Olly Writes

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Tag Archives: cabinet making

Daily Prompt: ‘Teacher’s Pet’

Tell us about a teacher who had a real impact on your life, either for the better or the worse. How is your life different today because of him or her?

When I first read today’s daily prompt, I immediately thought of two teachers (plus a third) from school who have had a positive impact on my life and, erm, what’s another word for ‘growing’?

I therefore feel it would be unfair and, perhaps too personal (don’t read too far in to that!) to write this about just one man (I’m struggling to think of a female who’s had the same affect throughout education).

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It’s Gone!

I’ve spent the past few weeks trying to sell the table saw/router table station that I only completed recently. It began with a couple of Classified ads placed on two of the UK’s woodworking forums. I did receive interest from one party (perhaps less than I had hoped for) but, by the time that came, I’d already listed the item on eBay. After one week at online auction, the listing ended (Buy it Now with Best Offer) with thirty-six watchers!!

Something's missing...

It may not have sold in the first week but, upon relisting the item, it sold within a few days, for the full Buy It Now price as well.

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A Cracking Discovery…

Remember those videos I shot of the end-grain cutting boards project a few months ago? Yeah, they went down really well and, what’s more, they seem to be experiencing continual growth on a gradual basis. One was a gift to my mother and the other two of the larger ones still remain unused in one of my kitchen cupboards – I’ve found that the smallest square (not rectangular) size actually suits me very well for sandwich-making and for the buttering of toast.

And then, only two-weeks ago, I noticed this:

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Making Your Own Dowels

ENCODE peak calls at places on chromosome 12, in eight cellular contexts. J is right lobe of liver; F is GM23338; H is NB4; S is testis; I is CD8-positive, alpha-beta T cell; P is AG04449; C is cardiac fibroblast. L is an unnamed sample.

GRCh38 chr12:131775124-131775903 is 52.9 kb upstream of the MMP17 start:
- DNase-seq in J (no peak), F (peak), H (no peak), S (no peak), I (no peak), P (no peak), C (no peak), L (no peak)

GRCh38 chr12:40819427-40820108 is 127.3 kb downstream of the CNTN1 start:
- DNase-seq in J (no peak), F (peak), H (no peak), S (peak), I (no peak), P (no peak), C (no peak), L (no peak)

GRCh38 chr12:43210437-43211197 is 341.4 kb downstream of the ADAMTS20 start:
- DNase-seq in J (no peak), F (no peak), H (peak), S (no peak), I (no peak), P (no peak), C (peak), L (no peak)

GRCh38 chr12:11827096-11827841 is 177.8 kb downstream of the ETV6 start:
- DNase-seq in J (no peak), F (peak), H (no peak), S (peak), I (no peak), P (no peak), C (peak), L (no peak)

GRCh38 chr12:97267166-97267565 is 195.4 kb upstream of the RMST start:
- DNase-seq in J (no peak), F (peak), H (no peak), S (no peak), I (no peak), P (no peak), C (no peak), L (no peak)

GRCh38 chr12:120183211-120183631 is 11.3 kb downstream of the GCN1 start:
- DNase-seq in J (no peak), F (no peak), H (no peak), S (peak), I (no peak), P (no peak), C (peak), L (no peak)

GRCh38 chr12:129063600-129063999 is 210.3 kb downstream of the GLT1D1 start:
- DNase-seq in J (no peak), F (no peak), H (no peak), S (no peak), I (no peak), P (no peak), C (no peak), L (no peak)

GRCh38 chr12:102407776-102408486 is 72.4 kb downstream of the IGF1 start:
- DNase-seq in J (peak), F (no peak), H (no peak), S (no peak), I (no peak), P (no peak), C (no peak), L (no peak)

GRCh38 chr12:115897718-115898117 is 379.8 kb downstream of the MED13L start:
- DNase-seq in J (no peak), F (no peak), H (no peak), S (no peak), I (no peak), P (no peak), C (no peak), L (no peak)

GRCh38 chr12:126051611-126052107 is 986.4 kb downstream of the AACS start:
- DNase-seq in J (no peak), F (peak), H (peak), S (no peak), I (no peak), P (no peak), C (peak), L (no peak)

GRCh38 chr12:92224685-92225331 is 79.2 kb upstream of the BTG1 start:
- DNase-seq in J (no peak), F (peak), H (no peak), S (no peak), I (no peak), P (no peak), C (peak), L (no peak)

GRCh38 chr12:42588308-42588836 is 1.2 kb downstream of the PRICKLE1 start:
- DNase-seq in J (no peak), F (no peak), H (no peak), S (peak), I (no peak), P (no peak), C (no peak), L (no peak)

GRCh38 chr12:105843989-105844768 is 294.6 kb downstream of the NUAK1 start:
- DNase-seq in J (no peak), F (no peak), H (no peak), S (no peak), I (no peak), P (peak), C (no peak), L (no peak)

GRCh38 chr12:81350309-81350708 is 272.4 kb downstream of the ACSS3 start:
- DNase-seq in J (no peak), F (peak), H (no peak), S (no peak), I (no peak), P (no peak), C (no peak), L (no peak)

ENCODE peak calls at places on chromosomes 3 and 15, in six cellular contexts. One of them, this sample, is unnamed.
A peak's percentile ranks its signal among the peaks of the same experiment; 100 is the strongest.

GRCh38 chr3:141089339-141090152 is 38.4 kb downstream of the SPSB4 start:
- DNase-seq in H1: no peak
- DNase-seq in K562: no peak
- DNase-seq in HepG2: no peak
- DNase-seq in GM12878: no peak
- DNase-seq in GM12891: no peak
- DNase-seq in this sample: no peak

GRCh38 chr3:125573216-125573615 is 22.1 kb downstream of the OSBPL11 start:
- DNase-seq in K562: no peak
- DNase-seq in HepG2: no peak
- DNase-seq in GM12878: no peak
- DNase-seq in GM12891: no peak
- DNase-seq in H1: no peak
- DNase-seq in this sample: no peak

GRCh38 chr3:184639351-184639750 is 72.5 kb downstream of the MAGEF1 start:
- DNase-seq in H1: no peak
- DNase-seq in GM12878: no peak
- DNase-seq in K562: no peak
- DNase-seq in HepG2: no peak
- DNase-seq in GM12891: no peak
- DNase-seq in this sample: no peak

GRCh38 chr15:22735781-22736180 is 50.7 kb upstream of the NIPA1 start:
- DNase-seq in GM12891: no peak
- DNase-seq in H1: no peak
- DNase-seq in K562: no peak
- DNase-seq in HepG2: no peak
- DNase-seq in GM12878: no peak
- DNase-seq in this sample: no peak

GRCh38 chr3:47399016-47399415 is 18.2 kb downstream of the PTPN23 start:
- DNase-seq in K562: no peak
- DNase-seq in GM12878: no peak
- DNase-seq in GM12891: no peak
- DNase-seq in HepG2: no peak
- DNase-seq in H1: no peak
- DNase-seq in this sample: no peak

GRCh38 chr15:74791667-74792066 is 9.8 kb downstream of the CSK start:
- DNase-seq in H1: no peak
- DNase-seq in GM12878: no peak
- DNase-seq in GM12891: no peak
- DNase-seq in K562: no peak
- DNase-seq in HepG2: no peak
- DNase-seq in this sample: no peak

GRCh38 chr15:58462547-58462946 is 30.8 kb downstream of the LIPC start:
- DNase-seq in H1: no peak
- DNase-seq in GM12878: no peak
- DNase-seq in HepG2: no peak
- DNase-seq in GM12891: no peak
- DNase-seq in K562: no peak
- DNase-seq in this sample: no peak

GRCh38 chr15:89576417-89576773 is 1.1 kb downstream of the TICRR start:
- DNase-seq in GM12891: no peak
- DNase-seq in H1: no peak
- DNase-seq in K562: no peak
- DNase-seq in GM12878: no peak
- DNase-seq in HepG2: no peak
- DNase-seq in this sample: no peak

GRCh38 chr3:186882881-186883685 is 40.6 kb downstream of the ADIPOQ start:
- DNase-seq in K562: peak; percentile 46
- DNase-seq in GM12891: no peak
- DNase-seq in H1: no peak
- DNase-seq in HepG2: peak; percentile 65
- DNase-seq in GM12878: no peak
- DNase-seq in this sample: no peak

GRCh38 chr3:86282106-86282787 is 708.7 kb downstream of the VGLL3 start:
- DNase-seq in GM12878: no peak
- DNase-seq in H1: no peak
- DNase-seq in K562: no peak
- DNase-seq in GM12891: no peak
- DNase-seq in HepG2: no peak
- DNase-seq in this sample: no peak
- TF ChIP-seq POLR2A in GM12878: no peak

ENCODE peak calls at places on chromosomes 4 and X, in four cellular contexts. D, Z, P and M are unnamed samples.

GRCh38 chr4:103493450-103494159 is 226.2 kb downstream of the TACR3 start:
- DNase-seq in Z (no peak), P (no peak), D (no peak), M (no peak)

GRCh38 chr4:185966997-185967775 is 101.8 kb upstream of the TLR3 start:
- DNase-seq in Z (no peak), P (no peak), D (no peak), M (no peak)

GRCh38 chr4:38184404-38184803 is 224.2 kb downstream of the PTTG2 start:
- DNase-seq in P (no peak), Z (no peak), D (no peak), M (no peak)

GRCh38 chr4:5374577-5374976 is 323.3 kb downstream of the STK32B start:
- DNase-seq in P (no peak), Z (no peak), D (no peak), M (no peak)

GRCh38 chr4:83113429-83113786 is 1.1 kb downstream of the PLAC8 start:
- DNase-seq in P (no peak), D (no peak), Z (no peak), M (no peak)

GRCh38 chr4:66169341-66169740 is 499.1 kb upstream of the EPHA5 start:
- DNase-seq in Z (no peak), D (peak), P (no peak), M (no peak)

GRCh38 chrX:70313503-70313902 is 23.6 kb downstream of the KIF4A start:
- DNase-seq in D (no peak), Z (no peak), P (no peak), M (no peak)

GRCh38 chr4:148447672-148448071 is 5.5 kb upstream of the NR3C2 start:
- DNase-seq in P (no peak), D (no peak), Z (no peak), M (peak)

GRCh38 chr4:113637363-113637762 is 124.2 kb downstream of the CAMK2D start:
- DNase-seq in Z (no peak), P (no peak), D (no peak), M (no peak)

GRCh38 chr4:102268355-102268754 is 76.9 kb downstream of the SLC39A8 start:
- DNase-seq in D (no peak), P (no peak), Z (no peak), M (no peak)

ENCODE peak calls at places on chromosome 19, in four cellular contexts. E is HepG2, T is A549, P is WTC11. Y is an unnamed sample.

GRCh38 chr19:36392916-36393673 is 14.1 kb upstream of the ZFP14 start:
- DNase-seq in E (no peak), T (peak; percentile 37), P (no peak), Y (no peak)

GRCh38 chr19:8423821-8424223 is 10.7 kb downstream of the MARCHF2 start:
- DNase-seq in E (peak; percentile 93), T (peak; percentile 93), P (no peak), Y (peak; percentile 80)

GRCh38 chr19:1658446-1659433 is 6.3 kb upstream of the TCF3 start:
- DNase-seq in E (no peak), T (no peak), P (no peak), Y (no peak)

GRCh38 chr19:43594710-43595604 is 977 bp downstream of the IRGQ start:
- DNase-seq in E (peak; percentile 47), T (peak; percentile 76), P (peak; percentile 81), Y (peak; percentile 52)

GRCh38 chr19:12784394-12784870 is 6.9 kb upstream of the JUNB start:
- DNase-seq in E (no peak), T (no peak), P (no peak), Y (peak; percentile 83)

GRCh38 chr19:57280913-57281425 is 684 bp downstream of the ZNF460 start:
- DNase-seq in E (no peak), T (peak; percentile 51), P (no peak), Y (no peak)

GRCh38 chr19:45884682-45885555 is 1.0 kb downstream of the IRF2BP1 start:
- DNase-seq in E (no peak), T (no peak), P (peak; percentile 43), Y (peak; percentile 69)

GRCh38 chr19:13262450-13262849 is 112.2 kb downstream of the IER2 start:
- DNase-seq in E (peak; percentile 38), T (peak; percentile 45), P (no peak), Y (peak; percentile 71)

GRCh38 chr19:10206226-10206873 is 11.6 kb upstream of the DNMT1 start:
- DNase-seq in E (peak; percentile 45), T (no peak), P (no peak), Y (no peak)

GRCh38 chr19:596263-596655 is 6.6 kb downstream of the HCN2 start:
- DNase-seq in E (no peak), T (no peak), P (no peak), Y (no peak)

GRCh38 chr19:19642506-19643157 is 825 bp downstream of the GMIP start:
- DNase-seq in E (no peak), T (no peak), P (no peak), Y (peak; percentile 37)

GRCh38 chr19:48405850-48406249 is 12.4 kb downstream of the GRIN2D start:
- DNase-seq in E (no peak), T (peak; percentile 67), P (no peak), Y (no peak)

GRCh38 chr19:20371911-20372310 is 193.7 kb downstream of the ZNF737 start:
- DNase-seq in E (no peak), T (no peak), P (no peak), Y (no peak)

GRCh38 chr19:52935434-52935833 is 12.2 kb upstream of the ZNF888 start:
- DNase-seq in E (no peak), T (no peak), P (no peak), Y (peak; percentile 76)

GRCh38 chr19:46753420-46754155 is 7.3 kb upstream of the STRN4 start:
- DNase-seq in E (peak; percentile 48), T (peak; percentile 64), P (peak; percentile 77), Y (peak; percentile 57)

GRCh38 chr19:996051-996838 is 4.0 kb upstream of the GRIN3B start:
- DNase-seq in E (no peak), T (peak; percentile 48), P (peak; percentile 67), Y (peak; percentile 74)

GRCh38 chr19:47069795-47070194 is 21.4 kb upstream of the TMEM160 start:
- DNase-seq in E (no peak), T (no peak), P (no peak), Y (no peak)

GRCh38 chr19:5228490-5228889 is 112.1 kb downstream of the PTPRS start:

If you’re a follower or reader of my Twitter feed then, you’ll probably have noticed that I’ve had some problems with YouTube recently. I have no idea what caused this (or, the cure) but, for a good week or so, I couldn’t get any of the pages to load. Now that the situation has improved, I’ve been able to catch up with some of the many videos waiting for me in my Subscriptions feed; one of which shows yet another method for producing your own dowels:

Matthias Wandel is what you might call a “wood engineer“. If you haven’t seen his website before then, have a look at WoodGears.ca. He’s got lots of interesting ideas on working with wood.

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Something for Your Biscuits

Here’s a useful little workshop aid that I hadn’t seen before I re-enrolled at college, close to four-years ago now. I’ve bought biscuits from several different manufacturers. Lamello are my current favourites and I’ve also used Trend – the less said about Silverline, though, the better!! One problem I often run in to – and, I’m sure you’ve found the same for yourself – is that some biscuits will be significantly tighter than others. Where most will slip in and out of a slot with ease, there’s always one or two that need a hammer to drive them in. On the other side of the coin; getting them out again can be a burden in itself – I’ve had many biscuits ‘shatter’ whilst I’m trying to lever them out with a pair of pincers, leaving ‘fragments’ of compressed beech that are no easier to remove.

All you need here is a scrap of 18mm MDF (thinner stuff may also suffice). I’ve added a softwood ‘hook’ below the front edge so that I can safely hold this jig in my vice. On top, there are three shallow recesses; each one cut ‘freehand’ with a router to a depth of no more than 3mm. One size fits each of the three common sizes for biscuits (0, 10 and 20) and a small hole either side of the recess allows you to lever them out again safely. All you do is press the biscuit in to the correct recess and take a couple of thin shavings.